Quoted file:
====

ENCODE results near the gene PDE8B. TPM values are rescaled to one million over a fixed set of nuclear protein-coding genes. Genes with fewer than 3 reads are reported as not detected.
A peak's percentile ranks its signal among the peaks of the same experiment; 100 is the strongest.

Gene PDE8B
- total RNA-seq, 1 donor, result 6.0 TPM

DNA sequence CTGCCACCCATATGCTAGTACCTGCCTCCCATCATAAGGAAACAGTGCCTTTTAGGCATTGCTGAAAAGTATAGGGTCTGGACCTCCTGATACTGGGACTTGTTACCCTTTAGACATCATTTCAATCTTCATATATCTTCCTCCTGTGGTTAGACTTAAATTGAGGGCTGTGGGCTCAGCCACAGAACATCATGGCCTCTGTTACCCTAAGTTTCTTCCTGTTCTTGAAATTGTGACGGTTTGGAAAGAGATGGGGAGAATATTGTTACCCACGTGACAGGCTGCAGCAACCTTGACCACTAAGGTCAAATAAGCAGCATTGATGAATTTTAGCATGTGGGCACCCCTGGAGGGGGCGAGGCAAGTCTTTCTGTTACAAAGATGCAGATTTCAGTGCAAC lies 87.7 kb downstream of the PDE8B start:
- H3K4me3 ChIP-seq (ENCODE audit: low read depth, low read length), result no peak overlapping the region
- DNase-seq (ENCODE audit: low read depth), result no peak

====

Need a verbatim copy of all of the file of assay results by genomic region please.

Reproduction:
ENCODE results near the gene PDE8B. TPM values are rescaled to one million over a fixed set of nuclear protein-coding genes. Genes with fewer than 3 reads are reported as not detected.
A peak's percentile ranks its signal among the peaks of the same experiment; 100 is the strongest.

Gene PDE8B
- total RNA-seq, 1 donor, result 6.0 TPM

DNA sequence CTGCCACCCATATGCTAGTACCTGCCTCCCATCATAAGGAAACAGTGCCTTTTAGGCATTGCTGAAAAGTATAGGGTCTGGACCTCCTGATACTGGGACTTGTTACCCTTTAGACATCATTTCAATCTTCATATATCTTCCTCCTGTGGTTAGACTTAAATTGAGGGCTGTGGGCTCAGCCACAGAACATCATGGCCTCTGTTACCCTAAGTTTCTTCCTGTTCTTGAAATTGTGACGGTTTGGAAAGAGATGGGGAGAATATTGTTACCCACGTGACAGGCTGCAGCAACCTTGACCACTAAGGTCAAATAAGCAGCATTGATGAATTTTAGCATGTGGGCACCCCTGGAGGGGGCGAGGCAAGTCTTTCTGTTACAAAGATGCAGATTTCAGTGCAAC lies 87.7 kb downstream of the PDE8B start:
- H3K4me3 ChIP-seq (ENCODE audit: low read depth, low read length), result no peak overlapping the region
- DNase-seq (ENCODE audit: low read depth), result no peak